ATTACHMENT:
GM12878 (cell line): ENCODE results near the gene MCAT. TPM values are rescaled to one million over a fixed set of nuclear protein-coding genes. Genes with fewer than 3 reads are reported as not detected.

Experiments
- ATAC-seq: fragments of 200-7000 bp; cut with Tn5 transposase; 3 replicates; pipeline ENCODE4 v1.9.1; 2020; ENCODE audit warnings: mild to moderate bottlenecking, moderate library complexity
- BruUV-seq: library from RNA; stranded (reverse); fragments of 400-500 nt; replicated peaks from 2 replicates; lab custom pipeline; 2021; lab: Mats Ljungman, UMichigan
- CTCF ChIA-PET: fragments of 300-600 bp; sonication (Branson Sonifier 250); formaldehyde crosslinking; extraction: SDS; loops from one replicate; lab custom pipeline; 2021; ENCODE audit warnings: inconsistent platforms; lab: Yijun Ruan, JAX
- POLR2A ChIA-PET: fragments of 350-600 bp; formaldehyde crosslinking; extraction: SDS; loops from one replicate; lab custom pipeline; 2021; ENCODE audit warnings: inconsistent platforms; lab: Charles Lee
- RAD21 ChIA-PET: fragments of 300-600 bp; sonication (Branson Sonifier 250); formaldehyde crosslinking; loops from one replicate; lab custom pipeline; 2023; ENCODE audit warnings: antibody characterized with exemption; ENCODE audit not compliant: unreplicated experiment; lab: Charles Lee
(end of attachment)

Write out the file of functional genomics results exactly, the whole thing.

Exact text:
GM12878 (cell line): ENCODE results near the gene MCAT. TPM values are rescaled to one million over a fixed set of nuclear protein-coding genes. Genes with fewer than 3 reads are reported as not detected.

Experiments
- ATAC-seq: fragments of 200-7000 bp; cut with Tn5 transposase; 3 replicates; pipeline ENCODE4 v1.9.1; 2020; ENCODE audit warnings: mild to moderate bottlenecking, moderate library complexity
- BruUV-seq: library from RNA; stranded (reverse); fragments of 400-500 nt; replicated peaks from 2 replicates; lab custom pipeline; 2021; lab: Mats Ljungman, UMichigan
- CTCF ChIA-PET: fragments of 300-600 bp; sonication (Branson Sonifier 250); formaldehyde crosslinking; extraction: SDS; loops from one replicate; lab custom pipeline; 2021; ENCODE audit warnings: inconsistent platforms; lab: Yijun Ruan, JAX
- POLR2A ChIA-PET: fragments of 350-600 bp; formaldehyde crosslinking; extraction: SDS; loops from one replicate; lab custom pipeline; 2021; ENCODE audit warnings: inconsistent platforms; lab: Charles Lee
- RAD21 ChIA-PET: fragments of 300-600 bp; sonication (Branson Sonifier 250); formaldehyde crosslinking; loops from one replicate; lab custom pipeline; 2023; ENCODE audit warnings: antibody characterized with exemption; ENCODE audit not compliant: unreplicated experiment; lab: Charles Lee